While some debate remains about what constitutes the middle class, largely because the average incomes and standards of living vary considerably in different parts of the world, experts are in agreement on some basic characteristics: in general, the middle class has more disposable income than the poor, which is defined by the World Bank as those living on less than a $1.90 a day. In most developing countries, the rural middle class are typically local entrepreneurs, rather than farmers. Comparatively, a person living in an urban area is considered middle class based on their having a steady and reasonably well-paying job. People working in private and public offices in Port Moresby would therefore constitute the middle class. While there may be entrepreneurs among the middle class in Papua New Guinea, those who run small street-side corner stores are considered relatively poor.

As a whole, PNG is categorised as a lower-middle-income country. In this context, households that have a daily per capita expenditure valued at purchasing power parity of between $2 and $4 may be considered middle class. That would mean that approximately 42-69% of the population is middle class, with this metric putting PNG on a par with more developed economies, such as Mexico. Nevertheless, the middle class in PNG is still very poor by developed country standards, and investors should take into account the purchasing power of Papua New Guineans before investing in a business proposition.

Lay of the Land 

Private developers have thus far focused mostly on constructing accommodation for expatriates and the wealthy; however, these groups constitute only a fraction of the market. The number of informal settlements is rising, and squatter camps can be found just beyond Port Moresby in places that, until recently, were empty or forested plots of land. Though the people living in these informal settlements may be described as middle class, they are unable to live in formal houses because land is scarce and housing is too expensive. The latest population census was conducted by the government in 2010 and found that there were 20 planned settlements and 79 unplanned settlements around Port Moresby. Of these, 44 settlements were located on state land, while 37 were built on customary land. Unofficial estimates report there may be up to 1m residents living in the capital as of 2018, while the number of informal settlements around the city could be as high as 100.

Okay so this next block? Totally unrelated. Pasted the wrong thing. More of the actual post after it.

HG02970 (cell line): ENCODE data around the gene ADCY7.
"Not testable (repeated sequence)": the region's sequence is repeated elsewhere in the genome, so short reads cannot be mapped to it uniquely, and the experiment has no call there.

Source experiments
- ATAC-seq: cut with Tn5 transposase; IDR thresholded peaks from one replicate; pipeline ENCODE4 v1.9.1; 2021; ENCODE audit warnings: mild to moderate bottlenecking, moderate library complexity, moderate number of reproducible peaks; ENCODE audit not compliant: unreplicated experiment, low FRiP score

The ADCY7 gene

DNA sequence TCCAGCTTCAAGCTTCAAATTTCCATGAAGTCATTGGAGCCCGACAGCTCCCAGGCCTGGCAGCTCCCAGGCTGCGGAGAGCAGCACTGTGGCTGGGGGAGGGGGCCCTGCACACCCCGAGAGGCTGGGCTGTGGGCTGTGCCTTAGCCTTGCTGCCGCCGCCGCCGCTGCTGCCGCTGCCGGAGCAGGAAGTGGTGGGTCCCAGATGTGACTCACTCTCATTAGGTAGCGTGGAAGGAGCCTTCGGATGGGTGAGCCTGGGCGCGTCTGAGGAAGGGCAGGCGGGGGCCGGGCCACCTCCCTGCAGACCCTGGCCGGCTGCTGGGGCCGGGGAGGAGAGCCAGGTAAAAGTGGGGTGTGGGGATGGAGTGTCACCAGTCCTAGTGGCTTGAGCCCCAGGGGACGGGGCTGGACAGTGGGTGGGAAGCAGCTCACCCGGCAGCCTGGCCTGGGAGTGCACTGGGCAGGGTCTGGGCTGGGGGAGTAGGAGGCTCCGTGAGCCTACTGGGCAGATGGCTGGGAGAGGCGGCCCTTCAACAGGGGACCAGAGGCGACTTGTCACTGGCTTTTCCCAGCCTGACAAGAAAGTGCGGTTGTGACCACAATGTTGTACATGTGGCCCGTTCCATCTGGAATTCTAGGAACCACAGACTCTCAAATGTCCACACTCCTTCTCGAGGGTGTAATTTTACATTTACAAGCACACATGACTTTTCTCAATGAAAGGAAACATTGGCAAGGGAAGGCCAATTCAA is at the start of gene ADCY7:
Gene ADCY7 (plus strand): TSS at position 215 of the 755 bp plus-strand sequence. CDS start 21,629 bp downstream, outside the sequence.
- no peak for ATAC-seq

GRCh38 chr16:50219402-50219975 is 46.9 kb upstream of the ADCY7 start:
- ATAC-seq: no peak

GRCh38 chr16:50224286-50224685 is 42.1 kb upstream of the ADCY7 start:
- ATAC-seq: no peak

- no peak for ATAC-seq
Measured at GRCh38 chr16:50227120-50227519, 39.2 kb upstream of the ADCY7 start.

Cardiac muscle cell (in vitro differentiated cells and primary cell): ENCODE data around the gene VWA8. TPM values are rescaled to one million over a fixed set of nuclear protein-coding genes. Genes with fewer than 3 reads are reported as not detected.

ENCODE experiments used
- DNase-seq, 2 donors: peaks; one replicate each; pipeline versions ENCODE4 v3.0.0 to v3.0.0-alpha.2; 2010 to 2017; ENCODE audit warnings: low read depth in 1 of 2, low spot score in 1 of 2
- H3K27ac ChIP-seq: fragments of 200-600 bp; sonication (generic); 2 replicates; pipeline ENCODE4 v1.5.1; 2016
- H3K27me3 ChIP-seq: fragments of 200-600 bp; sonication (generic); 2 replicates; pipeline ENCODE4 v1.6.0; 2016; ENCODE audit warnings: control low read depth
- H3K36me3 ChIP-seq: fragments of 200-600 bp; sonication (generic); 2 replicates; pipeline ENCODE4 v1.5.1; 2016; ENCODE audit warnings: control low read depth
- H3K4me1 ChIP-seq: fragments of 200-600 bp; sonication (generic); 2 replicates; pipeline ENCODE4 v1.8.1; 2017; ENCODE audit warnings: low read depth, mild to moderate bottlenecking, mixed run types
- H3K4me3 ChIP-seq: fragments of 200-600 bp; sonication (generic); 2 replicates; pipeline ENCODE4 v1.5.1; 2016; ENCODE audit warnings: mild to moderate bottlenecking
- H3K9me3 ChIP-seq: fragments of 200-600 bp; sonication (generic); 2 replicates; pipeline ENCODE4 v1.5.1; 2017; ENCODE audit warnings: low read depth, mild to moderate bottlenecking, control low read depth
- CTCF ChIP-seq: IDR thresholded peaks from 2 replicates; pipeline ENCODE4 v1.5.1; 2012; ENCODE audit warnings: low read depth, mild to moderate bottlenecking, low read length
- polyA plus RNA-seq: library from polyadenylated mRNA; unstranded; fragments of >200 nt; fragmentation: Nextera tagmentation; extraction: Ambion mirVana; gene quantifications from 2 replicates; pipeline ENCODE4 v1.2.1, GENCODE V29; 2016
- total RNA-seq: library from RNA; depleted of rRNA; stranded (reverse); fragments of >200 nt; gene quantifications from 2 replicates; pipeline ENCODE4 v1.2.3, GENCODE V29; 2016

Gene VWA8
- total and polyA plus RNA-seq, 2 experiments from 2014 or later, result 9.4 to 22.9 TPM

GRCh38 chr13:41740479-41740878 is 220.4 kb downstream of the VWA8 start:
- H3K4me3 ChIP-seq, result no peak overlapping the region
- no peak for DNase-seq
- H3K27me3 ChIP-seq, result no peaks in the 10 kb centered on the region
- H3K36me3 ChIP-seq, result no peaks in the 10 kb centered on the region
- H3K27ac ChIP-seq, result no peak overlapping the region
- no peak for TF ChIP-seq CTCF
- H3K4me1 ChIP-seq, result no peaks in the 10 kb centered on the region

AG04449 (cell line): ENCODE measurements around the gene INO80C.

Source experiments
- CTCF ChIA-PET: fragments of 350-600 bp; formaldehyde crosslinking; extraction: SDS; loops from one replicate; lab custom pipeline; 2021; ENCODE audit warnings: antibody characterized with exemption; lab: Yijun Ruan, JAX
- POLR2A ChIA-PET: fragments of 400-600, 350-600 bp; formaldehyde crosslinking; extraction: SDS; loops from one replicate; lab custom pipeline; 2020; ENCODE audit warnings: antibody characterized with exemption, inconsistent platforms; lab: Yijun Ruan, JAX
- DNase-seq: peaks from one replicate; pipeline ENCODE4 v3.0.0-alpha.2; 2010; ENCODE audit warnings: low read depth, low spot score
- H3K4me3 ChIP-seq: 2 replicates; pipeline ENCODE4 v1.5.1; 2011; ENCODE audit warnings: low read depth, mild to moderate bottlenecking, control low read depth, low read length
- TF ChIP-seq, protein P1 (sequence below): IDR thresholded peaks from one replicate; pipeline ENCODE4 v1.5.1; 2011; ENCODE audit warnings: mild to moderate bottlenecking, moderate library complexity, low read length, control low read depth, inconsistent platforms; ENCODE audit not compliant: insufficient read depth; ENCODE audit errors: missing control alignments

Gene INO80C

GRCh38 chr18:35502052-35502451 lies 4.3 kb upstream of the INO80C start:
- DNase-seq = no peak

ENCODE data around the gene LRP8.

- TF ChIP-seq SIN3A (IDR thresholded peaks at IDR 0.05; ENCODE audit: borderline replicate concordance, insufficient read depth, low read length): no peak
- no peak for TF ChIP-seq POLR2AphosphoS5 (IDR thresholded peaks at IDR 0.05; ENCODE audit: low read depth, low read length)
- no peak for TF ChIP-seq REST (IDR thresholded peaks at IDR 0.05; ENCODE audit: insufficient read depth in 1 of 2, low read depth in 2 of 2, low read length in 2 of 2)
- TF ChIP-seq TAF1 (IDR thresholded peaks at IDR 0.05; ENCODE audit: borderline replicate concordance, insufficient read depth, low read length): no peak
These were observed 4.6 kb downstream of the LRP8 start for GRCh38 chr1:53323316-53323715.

Policies & Price Pressures 

As urbanisation takes hold, the need for housing in cities such as Port Moresby and Lae grows increasingly urgent, prompting the government to enact policy interventions. For example, the First Home Ownership Scheme (FHOS) allows Papua New Guineans to unlock their superannuation or pension funds in order to help them purchase property. In return, banks such as Bank South Pacific offer salaried individuals long-term mortgages of up to 40 years at low fixed interest rates.

However, such schemes are of little help to those engaged in the informal economy, which is estimated to employ around 2.5m people. In 2002, 5.6% of the working age population was engaged in the formal economy, according to the 2018 country report on PNG by the Bertelsmann Stiftung’s Transformation Index, who added that this figure was unlikely to have changed significantly. Moreover, a 2017 paper published by the National Research Institute (NRI) found that households spending more than 30% of their income on housing cannot service their mortgage. According to the report, it would take the average low-income earner in Port Moresby 60 years to repay the loan from the FHOS for a house in the lowest price range, which is PGK300,000 ($91,000) or below. In the Waigani suburb, which is a highly sought-after area in Port Moresby, the going rate for a plot of land is PGK2000 ($607) per sq metre, while in other suburbs it may be half as much. That puts homeownership in urban areas out of reach for not only most citizens, but also expatriates. In terms of rental prices, a wellequipped, three-bedroom apartment in the central business district of the capital can cost between PGK3000 ($910) and PGK5000 ($1520) per week, which are comparable to prices in Singapore.